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I have heard so many horror stories, in my local circle as well as all over the internet, of moms who homeschooled and then couldn't take it anymore and sent their kids back to public school. I've also heard horror stories from people who sent their kids to public school and couldn't take it anymore so decided to start homeschooling.


I can't decide which horror story will be mine yet, as my oldest child is only a few weeks into public school kindergarten. I dislike it very much, I find a lot of it pointless, I clash with the teacher big time and I am extremely irritated that she has homework every single night. However, my daughter loves it. She's utterly exhausted at the end of the day, but, she enjoys school and has gained a lot of confidence as she has been moved up to a first grade classroom during language arts.


If we were homeschooling right now, my guess is that I’d be telling you how I hate it. How she and her little sisters follow me around constantly, are underfoot, never stop talking (at the same time mind you), are always hungry, won’t play outside for more than 4 minutes, change outfits 7 times a day creating a ridiculous amount of laundry, etc. and so on. (basically how our summer went)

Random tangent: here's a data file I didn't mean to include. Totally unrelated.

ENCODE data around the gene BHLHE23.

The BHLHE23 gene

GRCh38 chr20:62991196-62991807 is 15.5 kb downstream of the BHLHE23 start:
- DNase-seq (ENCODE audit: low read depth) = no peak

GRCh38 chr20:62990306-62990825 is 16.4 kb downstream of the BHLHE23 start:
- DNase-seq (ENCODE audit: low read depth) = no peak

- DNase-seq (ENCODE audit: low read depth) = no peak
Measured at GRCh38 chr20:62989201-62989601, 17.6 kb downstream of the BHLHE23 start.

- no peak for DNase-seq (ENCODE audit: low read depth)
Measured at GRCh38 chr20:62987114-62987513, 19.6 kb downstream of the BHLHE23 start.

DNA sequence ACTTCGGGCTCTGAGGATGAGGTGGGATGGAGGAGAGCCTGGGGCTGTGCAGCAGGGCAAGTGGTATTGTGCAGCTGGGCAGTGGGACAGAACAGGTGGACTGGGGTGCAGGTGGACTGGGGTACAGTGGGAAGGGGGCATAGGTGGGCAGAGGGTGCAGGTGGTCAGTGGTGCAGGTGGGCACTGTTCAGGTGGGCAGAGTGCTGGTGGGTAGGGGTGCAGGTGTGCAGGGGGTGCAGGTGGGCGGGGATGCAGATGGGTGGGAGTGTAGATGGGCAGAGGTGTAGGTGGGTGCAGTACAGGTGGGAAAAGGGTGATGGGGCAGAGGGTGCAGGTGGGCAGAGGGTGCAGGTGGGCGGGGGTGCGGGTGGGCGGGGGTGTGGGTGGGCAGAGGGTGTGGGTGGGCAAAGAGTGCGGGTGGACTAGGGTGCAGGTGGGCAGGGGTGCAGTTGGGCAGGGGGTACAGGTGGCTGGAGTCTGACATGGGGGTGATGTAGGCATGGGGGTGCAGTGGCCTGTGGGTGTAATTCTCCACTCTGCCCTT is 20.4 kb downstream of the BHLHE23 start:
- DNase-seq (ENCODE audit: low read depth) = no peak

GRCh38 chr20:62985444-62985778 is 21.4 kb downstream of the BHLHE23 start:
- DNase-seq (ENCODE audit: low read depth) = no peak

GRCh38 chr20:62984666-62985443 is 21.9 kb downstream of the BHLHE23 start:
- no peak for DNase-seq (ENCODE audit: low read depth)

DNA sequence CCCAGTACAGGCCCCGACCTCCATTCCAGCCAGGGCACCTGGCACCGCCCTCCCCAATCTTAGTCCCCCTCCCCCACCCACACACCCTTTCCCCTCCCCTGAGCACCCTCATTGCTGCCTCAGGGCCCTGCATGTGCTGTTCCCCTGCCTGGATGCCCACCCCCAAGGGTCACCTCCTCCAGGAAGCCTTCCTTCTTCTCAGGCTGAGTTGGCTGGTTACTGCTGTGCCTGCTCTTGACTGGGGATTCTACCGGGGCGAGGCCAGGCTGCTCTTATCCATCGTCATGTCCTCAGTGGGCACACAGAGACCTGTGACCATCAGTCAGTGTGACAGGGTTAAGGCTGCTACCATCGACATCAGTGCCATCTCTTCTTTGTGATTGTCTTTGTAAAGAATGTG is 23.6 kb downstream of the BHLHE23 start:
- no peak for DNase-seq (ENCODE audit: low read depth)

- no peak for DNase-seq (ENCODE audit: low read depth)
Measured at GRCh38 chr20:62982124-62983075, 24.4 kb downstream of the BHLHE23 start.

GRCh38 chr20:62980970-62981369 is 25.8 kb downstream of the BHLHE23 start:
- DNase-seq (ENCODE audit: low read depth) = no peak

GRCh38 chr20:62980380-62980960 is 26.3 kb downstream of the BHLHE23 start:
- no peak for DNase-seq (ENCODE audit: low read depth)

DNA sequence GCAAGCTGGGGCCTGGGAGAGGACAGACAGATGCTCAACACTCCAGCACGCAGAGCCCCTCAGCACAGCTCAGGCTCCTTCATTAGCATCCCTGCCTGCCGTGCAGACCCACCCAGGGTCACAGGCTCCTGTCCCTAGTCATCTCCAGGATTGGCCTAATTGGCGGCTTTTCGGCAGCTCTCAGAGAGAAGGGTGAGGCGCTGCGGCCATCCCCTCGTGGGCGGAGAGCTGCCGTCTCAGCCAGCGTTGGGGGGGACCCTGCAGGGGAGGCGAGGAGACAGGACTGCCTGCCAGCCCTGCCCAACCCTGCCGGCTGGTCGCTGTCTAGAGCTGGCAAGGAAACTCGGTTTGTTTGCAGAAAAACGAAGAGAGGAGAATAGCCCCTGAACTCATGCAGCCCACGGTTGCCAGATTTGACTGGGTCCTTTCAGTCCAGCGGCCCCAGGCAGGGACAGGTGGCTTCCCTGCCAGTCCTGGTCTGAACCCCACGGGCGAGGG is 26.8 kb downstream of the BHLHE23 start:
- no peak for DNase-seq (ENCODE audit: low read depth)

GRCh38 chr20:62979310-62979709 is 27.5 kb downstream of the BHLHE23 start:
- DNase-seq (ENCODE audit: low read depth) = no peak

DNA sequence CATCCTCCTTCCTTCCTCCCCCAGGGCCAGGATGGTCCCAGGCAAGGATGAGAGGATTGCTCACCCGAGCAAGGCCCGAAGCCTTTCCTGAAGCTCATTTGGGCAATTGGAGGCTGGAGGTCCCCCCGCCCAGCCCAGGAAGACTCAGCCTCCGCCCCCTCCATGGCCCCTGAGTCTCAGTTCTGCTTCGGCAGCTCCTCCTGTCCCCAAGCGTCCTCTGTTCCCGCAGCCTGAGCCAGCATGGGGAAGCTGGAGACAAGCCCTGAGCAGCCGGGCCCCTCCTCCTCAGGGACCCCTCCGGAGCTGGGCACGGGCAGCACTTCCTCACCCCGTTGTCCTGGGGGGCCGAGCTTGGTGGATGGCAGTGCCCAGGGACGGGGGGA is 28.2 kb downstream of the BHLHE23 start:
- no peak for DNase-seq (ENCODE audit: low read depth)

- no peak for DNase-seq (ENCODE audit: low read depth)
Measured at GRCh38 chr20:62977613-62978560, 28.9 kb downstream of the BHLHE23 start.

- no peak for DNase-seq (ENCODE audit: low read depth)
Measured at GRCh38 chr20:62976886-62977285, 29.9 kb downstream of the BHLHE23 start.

For those of you with a less than ideal dynamic (cause I see some moms who seem to adore spending every minute with their children – can’t wrap my head around that. I’m assuming we have a particular dynamic that makes me want to pull my hair out) HOW do you manage day in and day out spending so much time with your kids? Am I just one of those personalities who should NOT home school? (I struggle with focus when I can’t get a set amount of quiet time each day to get my head together. We have “quiet time” but they are age 5, 4 and 7 months so there’s always someone who needs something or something happens where they’re in a jam and need my help and it’s never truly quiet time where I could devote myself to something I need to get done.